In a statement to CBC News on Tuesday evening, Loretta Rogers, says her son's words are a fabrication. "The claims Edward makes in his affidavit are as unfortunate as they are untrue," Loretta's statement reads. "Martha, Melinda and I fully and unequivocally support Joe and believe he is the right CEO to lead RCI [Rogers Communications Inc.] and successfully complete the Shaw transaction."

Melinda, for her part, also disputes her brother's version of events. "It is unfortunate that Edward has advanced a false narrative regarding our mother to provide cover for his misguided position to replace the independent directors of RCI by the stroke of a pen," her statement says. "Loretta, Martha and I stand with Joe, his management team, the 24,000 employees and our customers and fans in ensuring that proper governance, in accordance with the law and our father's wishes, is adhered to."

Martha, meanwhile, has been yet to go on record with any members of the media on the story, but she has not held back her views on social media. She has laughed off his chairmanship, and says the saga would have been her father's worst nightmare. "Money, power & control have gone to their heads," she tweeted on Sunday, adding in a follow up that "Ted knew what his son was."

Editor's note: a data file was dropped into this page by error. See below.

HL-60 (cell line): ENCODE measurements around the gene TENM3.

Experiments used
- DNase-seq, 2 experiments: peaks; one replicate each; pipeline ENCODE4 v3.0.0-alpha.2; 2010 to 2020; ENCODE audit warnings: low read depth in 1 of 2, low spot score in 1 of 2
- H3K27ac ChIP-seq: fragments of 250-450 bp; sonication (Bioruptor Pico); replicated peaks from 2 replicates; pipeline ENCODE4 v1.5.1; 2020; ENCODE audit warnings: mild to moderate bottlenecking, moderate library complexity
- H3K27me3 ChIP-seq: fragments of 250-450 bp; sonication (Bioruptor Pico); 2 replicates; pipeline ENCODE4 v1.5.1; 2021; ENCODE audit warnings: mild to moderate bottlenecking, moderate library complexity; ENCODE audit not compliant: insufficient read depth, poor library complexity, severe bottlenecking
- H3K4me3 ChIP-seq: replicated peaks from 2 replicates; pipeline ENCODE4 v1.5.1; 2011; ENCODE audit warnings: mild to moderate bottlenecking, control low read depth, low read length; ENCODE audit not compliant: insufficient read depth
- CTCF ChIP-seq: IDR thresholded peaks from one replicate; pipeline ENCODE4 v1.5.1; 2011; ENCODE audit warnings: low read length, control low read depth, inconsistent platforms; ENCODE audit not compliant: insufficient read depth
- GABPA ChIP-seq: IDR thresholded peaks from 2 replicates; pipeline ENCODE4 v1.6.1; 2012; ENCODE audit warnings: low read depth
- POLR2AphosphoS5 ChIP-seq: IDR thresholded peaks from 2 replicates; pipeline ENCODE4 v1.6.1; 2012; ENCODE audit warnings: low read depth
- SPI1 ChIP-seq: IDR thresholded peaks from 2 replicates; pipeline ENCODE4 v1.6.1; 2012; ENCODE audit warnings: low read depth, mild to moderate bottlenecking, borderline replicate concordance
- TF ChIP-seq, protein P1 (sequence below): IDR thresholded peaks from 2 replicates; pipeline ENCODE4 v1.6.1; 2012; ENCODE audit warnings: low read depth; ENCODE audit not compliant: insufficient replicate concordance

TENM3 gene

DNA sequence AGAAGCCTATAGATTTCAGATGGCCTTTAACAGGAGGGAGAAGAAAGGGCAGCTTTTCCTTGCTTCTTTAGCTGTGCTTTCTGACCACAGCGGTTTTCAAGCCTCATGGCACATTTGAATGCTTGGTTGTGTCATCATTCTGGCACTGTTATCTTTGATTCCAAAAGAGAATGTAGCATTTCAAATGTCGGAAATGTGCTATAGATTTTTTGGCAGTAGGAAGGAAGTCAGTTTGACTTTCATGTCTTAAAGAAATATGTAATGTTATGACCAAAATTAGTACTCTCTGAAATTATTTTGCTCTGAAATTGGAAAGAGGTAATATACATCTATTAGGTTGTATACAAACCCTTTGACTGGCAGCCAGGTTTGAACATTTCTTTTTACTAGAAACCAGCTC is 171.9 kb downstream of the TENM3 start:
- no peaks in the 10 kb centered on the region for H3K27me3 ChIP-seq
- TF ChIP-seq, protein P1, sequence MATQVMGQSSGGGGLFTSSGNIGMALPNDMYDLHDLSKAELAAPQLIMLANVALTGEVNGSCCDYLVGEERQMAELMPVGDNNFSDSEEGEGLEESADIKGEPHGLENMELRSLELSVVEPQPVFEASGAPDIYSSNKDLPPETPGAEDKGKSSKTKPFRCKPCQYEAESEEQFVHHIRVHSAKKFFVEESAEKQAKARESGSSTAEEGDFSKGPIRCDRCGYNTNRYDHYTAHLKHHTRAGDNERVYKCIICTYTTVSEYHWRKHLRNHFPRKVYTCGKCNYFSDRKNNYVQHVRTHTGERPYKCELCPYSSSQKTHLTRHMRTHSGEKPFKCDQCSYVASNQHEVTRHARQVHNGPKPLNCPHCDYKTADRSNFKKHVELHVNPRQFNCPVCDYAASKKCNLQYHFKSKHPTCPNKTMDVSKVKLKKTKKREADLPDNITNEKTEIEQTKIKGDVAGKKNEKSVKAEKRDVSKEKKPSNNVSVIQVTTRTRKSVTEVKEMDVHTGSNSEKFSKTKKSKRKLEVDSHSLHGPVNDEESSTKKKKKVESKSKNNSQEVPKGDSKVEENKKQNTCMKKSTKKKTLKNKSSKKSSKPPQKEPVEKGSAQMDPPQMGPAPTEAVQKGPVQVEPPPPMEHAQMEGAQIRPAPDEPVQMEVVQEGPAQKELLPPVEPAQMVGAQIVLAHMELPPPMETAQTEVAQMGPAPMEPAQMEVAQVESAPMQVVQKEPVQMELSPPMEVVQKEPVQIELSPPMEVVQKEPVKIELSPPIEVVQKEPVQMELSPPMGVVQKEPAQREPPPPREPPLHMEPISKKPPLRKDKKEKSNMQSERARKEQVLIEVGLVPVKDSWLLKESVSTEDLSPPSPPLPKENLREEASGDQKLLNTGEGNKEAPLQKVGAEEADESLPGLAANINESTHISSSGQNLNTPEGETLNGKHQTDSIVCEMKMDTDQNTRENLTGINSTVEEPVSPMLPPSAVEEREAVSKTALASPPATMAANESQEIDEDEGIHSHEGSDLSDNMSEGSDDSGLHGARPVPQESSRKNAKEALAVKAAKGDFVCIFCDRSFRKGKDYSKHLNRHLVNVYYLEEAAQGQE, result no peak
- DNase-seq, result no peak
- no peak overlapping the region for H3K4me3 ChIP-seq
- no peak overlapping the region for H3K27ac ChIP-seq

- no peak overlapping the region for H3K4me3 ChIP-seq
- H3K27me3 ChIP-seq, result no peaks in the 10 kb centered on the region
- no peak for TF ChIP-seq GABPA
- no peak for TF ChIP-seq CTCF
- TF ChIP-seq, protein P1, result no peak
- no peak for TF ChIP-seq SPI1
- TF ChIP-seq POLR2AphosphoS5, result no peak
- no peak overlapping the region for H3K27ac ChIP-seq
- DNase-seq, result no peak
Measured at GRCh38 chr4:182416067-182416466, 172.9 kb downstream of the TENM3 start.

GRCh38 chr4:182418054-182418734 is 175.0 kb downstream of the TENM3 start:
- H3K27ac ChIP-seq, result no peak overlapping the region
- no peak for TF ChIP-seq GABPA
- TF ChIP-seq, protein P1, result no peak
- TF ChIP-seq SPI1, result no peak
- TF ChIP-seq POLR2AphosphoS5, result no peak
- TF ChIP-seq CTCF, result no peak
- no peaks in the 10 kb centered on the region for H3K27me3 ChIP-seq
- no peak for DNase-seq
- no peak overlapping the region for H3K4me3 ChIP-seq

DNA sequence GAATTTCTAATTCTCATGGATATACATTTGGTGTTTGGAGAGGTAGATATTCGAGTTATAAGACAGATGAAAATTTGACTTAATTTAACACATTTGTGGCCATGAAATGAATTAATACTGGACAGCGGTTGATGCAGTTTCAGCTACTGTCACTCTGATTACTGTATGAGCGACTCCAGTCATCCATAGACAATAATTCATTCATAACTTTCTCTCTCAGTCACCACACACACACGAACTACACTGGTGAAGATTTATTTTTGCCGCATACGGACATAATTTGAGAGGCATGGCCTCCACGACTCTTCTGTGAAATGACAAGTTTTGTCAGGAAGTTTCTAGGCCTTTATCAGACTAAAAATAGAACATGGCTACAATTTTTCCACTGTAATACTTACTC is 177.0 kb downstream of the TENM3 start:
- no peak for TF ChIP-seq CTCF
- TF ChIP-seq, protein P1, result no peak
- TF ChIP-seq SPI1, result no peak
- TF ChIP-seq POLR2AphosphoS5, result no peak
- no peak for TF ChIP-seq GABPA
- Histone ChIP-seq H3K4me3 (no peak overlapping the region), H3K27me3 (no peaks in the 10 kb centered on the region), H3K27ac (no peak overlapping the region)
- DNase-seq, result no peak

She tweeted again on Tuesday, before her brother's court documents were released.

"Ed, what we're [sic] you thinking?" she asked. 

In a follow up statement to CBC News after the court docs were released, Edward asked for privacy. 

"This was an exceedingly difficult decision for me to make, as the evidence will reveal facts that do not reflect well on certain individuals," Edward's statement reads.

 "This is a business issue. The focus should not be on our family. I ask that the media please respect our privacy during this extraordinary time."


Pete Evans

Senior Business Writer

Pete Evans is the senior business writer for Prior to coming to the CBC, his work has appeared in the Globe & Mail, the Financial Post, the Toronto Star, and Canadian Business Magazine. Twitter: @p_evans Email: